Africa’s booming music industry going through growing pains

One of the bigger news items over the last decade went almost unnoticed – last year. Africa’s economic heavy weight, Nigeria’s recalculation of its economy revealed that its GDP was almost two times bigger than had been previously assumed. This is the equivalent of adding $15.7 trillion to the US’ GDP by the stroke of a pen, or the equivalent of statisticians realizing overnight that every US resident was $50,000 richer than had been previously thought.

The creative industry’s contribution was critical in this recalculation which saw Nigeria overtake South Africa as the continent’s biggest economy, and power its way to become the 24th largest economy in the world. For example, Nigeria’s prolific filmmaking industry, whose economic value was hitherto little recognized, was estimated to contribute $7.1 billion to the country’s economic output each year.

These trends provided a useful backdrop to an engaging discussion on the music industry’s contribution to Africa’s export markets in an event in New York organized by Avant-Garde Network and Gobbee Group.

However, there are growing pains that present formidable challenges but also opportunities. It will require the concerted efforts of all stakeholders to pull in the same direction if this potential is not to become stillborn.

Monetizing artistic creativity

While the revenue earning power of the music industry and its role as a major contributor to the macro economy is enormous, weak intellectual property protection and other leakages in the distribution channel have led to a tiny sliver of the revenue pie accruing to artists. They have had to make do with generating the bulk of their income from other revenue streams such as events and endorsements, areas where leakages are fewer and further between, according to Tunji Afonja, Chief Digital Officer of Mavin Records, a Nigerian-based music production company. “Digital revenues have started to show life – but have a long way to go”, he notes. That said, African artists’ experience with adapting to these secondary and tertiary sources of revenue puts them in an advantageous position to be able to capitalize from the gains of the new digital economy, observes Somi, a fast rising vocalist and songwriter.

Artistic integrity vs collaboration

Challenges in their home markets and need for external validation (real and imagined) have led a number of African artists to “collaborate” with their more famous western colleagues. Tuma Basa, a Congolese-American music executive at Spotify observes that he has seen a correlation between collaboration with foreign acts and traffic on sites such as Spotfiy. Lesser known African artists in this partnership benefit from a “halo effect” which can enhance their marketability and translate into higher sales. Blitz the Ambassador, perhaps one of Africa’s best kept musical secrets takes a slightly nuanced view and argues that there has to be a balancing act. Seeking validation in a way that is not organic may lead to quick initial success but is not sustainable. There is commercial viability in thoughtful and conscientious music that stays true to form and reflects the diversity that exists within Africa’s music continuum. There has been a lot of work put in by the latter that helped prime the market for the commercial success of the former, whose increasing prominence could be the rising tide that lifts all boats, he observes. Crossover acts can co-exist peaceably with artistic integrity. The increasing diversity and symbiotic relationships between the two ends of the market and everything in between is an indicator that African music outside its home market is maturing.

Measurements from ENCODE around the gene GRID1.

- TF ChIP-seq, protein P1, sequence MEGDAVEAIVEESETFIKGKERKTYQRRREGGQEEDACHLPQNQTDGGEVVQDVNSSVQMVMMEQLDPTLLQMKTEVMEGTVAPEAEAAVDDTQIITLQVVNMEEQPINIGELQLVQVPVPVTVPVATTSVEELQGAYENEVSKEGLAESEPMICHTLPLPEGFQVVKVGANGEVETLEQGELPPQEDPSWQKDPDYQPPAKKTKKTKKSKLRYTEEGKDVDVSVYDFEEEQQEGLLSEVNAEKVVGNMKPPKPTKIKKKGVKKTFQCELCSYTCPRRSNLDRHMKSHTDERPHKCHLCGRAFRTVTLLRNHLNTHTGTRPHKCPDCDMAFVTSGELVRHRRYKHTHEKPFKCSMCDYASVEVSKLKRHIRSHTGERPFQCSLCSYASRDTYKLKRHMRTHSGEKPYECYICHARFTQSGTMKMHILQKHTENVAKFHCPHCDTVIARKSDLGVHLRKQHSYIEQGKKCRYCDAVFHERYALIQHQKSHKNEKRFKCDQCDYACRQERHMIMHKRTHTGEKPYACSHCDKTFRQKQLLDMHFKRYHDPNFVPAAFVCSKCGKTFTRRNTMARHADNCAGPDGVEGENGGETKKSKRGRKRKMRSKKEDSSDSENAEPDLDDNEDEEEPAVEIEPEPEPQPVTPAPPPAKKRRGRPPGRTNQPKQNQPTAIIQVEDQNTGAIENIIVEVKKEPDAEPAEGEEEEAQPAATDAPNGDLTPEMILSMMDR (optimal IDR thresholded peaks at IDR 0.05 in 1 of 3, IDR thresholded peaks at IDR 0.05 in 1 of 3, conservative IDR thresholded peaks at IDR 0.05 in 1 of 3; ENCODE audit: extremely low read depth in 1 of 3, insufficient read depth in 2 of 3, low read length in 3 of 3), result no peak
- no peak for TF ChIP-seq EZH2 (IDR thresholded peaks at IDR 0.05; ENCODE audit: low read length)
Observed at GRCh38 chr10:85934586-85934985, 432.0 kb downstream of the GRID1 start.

Role of stakeholders

An area that both parties are in agreement is to not loose sight of one’s core audience, which for most of these artists, are in their home markets. The African diaspora community has been singled out for praise for its contributory efforts in supporting home grown music, not just as consumers but also in propagating them in markets out of the reach of these artists. Tumi indicates that his company is seeing activity in far-flung places such as Brazil, Ukraine and New Zealand, in no small part, due to the patronage of the African diaspora market.

One stakeholder artists would like to see more support from is their home governments – not just in the form of financial support but also in creating an enabling environment. For example, a lack of protection of intellectual property is an issue that grates many. It dis-incentivizes investments and as a consequence, reduces the scope to generate increased economic activity in this space – and with that, job creation and tax revenue in the domestic market and increasingly, as a source of foreign exchange earnings.

This issue has came into sharp focus as a result of recent developments in African currency markets where countries such as Zambia and Ghana, at various times over recent months, have earned the dubious distinction of having the world’s worst performing currencies, leaving in its path a trail of high inflation, falling living standards and austere economic measures that are not only squeezing poor and marginalized groups, but increasingly, the continent’s aspiring middle class – the bedrock of recent improvement in economic fortunes.

In truth, the business model of commodity-dependent African countries is broken. Creating wealth, fostering security and stability solely on the back of digging from the ground has long passed its expiry date. Tapping into resources that lie above the ground – the creativity, aspirations and vim of the continent’s promising youth is a more sustainable and compelling economic proposition. Policymakers need look no further than sectors such as the music industry.

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